But for some locals, even SoBro has become a bit too crowded these days, so they’re continuing a southward march. “When I go out, I usually gravitate towards the Gulch and Germantown,” says Soldo. “Many of our most creative and award-winning concepts are nestled in these two communities. Adele’s is a great example. It was one of the first on the ‘farm-to-table’ scene and their seasonal menu and great atmosphere still stand up to the other newer concepts. It’s still one of my favorite spots for dinner a decade after opening.”

“While other neighborhoods are elevating in their dining scenes, Germantown is so well-established that you might as well knock on random doors to discover a great meal,” adds Gugala. “But even amidst all the quality, Henrietta Red —helmed by chef Julia Sullivan — stands apart. Its seafood menu and deep raw bar are a credit to Nashville.”

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Biergartens, Indy race cars and probably more Tang dynasty art than you’d expect

Keep trekking even further south and you’ll find neighborhoods like 12South and Melrose, which only recently evolved into culinary destinations. The former is anchored by Locust, a whimsical dining experience where playful dishes are served exclusively by the chefs themselves; there is no dedicated waitstaff. It’s the brainchild of Noma-alum Trevor Moran, who has garnered international attention since opening here in October 2020. 

Soldo is especially fond of Sinema in Melrose. “It’s an old theater that’s been converted into a classy and elegant dining room,” he explains. “They have great food, an amazing wine list and some of the best bartenders in the business.”

The Blevins Japanese Garden at Cheekwood
The Blevins Japanese Garden at Cheekwood
Cheekwood Estate and Gardens

Make Your Way to the Museums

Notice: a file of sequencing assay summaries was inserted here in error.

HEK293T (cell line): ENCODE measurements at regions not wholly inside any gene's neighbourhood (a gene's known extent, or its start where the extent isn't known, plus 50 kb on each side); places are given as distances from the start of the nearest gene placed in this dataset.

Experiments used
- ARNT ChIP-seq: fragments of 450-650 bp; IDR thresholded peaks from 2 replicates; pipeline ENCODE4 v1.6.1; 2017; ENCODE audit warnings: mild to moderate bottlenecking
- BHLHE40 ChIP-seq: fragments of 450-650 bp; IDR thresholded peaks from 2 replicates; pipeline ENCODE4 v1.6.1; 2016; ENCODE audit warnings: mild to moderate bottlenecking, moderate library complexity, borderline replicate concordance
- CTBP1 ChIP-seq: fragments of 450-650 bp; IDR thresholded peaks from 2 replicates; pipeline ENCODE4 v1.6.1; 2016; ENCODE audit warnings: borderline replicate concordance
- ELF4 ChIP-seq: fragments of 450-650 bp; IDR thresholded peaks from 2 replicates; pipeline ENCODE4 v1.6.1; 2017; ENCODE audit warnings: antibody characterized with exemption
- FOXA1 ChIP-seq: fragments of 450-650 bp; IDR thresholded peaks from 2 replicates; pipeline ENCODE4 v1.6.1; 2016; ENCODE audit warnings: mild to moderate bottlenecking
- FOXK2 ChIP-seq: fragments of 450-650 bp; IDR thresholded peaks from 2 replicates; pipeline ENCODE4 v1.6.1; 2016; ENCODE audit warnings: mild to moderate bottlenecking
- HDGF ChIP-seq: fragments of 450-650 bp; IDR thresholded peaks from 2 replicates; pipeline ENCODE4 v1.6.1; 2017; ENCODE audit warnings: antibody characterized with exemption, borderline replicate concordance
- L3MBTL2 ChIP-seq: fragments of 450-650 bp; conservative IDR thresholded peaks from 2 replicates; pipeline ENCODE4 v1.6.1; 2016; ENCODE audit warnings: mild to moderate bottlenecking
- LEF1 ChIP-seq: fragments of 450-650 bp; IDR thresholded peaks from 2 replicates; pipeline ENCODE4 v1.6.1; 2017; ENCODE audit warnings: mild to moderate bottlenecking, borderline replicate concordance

“Nashville has a vibrant art scene, with tons of countless local galleries,” says Richard Poskanzer, general manager at the year-old Four Seasons, in the heart of downtown. “Ashley Bergeron’s Swipe Right Art is a contemporary gallery that pairs artists and art lovers and showcases emerging to mid-career artists. It’s a must-see.” 

The gallery is open by appointment only, which Poskanzer and his staff at the Four Seasons are happy to arrange for guests of the hotel. They’ll often end up with a personalized experience, curated by Bergeron herself. “If you end up visiting, ask Ashley for her photographs of the Nashville skyline,” Poskanzer advises. 

About 10 miles southwest of downtown you’ll enter the gates of Cheekwood Estate & Gardens. Poskanzer says its worth braving the 25 minute drive to explore the impressive 1930s estate. “It’s home to a 55-acre botanical gardens, an on-site art museum and outdoor sculptural exhibits,” he explains. “Visitors can stroll along a 1.5-mile woodland trail while discovering the 13 gardens on property. Walking through the mansion is like stepping back in time.”

The Bluebird Cafe is the city's most famous venue
The Bluebird Cafe is the city’s most famous venue
The Bluebird Cafe

Live Music, Low-Key Settings  

All visitors to Nashville ought to know about the iconic Bluebird Cafe. The diminutive club in the suburban Green Hills section of the city has hosted Garth Brooks, Faith Hill and Taylor Swift among countless other superstars. You never know who’s going to show up on any given night. Which is also why it’s nearly impossible to ever secure a spot inside. 

“Bluebird is the city’s most famous [venue], but the best value is at Listening Room,” according to Gugala. “It draws from a wide swath of the city’s real hitmakers. Drinks go down sweeter when accompanied by great tunes.”

Many locals — if they trust you with the intel — will point you towards Dee’s Country Cocktail Lounge in Madison, well north of downtown. “It’s far from the Broadway bluster but a hell of a lot closer to how it used to be,” Gugala says. “It holds all the hallmarks of a real honky tonk: cheap beer, amazing live music and a high chance of seeing somebody important.”

But if you want to increase those chances further still, Poskanzer endorses The Station Inn back in the Gulch. “The city’s top musicians come to play in this unique atmosphere, and you may even see legendary artists playing alongside up and coming talent.”

Seats are first-come, first-served. On any given night you can tap your feet to some of the world’s best bluegrass, country, Americana or roots music. And if you’re truly lucky, you’ll pull up a stool during a songwriters’ round, a local spectacle in which artists take turns performing their work accompanied by a single acoustic guitar at the center.

Let Broadway have all the hits — this is where you come to hear what’s next.